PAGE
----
The proxy switch described the copending application includes signaling message handling logic 1038 to receive signaling messages from the MSC and BS in accordance with a mobile signaling protocol. Message interception logic 1040 cooperates with the signaling message handling logic and sends an acknowledgment message to an MSC or BS that transmitted a signaling message. The message interception logic also prevents the signaling messages from being forwarded to the other of the BS and MSC respectively. Message conversion logic 1042 cooperates with the signaling message handling logic and converts a signaling message from one of the MSC and BS into a converted signaling message for transmission to the other of the BS and MSC, respectively. Message transmission logic 1044 cooperates with the signaling message handling logic and transmits signaling messages from one of the MSC and the BS to the other of the BS and MSC, respectively.
A set of bearer circuits 1046 from the BS are allocated to the proxy switch. Signaling messages between the MSC and the BS are received and are analyzed to determine whether they correspond to the allocated set of bearer circuits. If so, control information in the signaling messages is conveyed to the alternative communication network; and information carried on the set of bearer circuits is siphoned to the alternative network.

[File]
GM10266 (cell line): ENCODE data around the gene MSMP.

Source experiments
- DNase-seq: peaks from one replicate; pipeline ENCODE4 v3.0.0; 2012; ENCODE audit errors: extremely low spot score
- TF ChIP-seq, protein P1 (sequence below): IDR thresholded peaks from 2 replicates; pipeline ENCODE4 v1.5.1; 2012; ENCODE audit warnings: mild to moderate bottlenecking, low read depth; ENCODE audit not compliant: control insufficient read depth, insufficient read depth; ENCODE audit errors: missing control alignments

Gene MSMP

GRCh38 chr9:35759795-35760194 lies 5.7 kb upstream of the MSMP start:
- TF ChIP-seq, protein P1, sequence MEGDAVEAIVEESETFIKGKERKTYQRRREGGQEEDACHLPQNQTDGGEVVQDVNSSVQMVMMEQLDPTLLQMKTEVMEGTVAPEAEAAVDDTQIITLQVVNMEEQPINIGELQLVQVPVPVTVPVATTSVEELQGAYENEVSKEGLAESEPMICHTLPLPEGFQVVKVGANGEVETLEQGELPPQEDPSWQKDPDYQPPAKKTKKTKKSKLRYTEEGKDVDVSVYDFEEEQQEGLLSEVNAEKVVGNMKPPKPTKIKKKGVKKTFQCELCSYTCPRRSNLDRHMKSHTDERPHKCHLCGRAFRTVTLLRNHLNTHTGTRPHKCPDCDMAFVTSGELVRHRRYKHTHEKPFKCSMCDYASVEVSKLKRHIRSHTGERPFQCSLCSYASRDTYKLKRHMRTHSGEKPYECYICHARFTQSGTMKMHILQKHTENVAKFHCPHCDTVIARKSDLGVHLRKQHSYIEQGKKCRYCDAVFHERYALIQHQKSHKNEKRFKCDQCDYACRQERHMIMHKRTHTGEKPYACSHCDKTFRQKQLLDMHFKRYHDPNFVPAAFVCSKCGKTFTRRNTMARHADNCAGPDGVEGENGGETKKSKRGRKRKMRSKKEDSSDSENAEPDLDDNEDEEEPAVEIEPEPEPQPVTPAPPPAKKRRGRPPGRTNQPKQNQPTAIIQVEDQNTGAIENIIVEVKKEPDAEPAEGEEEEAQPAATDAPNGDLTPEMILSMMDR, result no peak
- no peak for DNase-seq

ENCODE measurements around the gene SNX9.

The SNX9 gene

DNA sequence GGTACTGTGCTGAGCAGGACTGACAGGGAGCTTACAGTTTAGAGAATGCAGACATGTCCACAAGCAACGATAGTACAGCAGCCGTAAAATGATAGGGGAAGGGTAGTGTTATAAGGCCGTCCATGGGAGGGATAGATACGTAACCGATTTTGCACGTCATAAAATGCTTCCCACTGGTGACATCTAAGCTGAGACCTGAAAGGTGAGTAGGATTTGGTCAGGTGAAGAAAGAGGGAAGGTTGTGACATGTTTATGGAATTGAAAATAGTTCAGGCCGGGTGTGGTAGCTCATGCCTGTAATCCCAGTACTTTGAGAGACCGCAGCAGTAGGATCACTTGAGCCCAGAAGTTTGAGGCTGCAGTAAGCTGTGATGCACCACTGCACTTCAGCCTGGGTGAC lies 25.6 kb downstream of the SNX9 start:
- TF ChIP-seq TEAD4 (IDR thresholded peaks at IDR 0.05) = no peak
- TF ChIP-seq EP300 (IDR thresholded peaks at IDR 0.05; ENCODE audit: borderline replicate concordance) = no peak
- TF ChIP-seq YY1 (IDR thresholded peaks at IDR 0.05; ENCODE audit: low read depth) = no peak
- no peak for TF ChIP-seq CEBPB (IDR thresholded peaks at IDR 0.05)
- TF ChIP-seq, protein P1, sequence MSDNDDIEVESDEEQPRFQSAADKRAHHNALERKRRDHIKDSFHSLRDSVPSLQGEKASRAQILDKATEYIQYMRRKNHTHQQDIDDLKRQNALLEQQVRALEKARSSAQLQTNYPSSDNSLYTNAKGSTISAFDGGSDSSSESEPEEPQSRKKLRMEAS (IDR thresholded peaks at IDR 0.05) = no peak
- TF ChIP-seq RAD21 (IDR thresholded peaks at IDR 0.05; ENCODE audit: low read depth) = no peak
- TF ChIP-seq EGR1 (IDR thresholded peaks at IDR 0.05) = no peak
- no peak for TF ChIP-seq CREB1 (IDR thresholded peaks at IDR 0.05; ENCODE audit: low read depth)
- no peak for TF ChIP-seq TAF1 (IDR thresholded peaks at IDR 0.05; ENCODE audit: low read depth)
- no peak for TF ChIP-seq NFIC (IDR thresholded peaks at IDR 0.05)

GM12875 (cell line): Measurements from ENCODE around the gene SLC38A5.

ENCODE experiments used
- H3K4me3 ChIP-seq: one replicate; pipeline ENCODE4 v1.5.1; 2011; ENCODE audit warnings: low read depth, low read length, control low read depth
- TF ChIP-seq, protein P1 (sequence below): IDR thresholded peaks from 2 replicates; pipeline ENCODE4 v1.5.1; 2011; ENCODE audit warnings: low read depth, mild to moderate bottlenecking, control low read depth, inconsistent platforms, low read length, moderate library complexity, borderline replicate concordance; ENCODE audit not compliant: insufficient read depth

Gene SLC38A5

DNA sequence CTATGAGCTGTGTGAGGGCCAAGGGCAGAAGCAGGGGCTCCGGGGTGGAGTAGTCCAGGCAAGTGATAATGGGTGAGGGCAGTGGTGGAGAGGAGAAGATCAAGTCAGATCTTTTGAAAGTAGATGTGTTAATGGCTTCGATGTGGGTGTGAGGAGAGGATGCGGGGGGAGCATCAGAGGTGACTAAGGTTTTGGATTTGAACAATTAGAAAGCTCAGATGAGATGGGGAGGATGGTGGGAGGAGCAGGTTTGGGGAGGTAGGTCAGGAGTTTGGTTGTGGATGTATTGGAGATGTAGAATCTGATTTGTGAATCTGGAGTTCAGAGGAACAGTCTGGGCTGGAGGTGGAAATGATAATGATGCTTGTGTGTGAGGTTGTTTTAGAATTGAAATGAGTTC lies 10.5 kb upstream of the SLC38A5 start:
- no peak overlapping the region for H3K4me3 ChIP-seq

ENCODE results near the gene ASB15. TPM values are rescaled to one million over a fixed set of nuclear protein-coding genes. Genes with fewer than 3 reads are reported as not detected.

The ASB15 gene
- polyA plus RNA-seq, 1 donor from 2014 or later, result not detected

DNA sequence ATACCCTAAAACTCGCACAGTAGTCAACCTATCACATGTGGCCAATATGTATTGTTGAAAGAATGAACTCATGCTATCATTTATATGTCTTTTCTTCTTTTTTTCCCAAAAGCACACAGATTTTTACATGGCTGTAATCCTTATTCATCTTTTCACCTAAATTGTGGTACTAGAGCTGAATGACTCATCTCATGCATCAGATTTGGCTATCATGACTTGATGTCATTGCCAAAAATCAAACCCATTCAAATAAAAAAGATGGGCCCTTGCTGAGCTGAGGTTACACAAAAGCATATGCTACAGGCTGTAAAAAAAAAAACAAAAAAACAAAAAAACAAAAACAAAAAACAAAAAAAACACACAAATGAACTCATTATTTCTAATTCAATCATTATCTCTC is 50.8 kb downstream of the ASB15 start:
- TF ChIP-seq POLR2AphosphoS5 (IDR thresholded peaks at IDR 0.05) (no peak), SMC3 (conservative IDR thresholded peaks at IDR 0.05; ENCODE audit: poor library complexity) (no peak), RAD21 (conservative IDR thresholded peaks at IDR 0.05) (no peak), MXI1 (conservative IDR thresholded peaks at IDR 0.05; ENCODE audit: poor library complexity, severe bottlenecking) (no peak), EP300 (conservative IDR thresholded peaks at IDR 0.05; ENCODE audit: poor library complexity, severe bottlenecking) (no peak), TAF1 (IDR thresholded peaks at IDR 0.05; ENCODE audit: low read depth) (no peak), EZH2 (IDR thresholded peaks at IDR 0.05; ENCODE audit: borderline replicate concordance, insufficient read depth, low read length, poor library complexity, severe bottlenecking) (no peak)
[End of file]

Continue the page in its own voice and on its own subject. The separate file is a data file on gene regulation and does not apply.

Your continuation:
FIG. 5 shows one preferred deployment of a proxy switch 300, in which the proxy switch 300 is positioned between the BS 107 and the MSC 110. Only a subset of trunks 306 carrying user traffic needs to be terminated on the proxy switch; other trunks 308 may directly connect the MSC 110 and BS 107. All control links 312 from BS 107 terminate at proxy switch 300. The proxy switch includes a control plane 302 and a data plane 304 (also known as a “bearer plane”). The control plane 302 handles all the signaling traffic, and the data plane 304 handles all the user traffic for the trunks connected to the proxy switch.
Under certain embodiments, there is a one to one correspondence between an MSC and a proxy switch. Several BSs may work with a single proxy switch.
The proxy switch 300 includes software that accepts all signaling messages and, depending on the message and the state of the system, performs at least one of the following:
1. passes the message unaltered to the MSC or BS addressed in the message;
2. intercepts messages between the MSC and BS;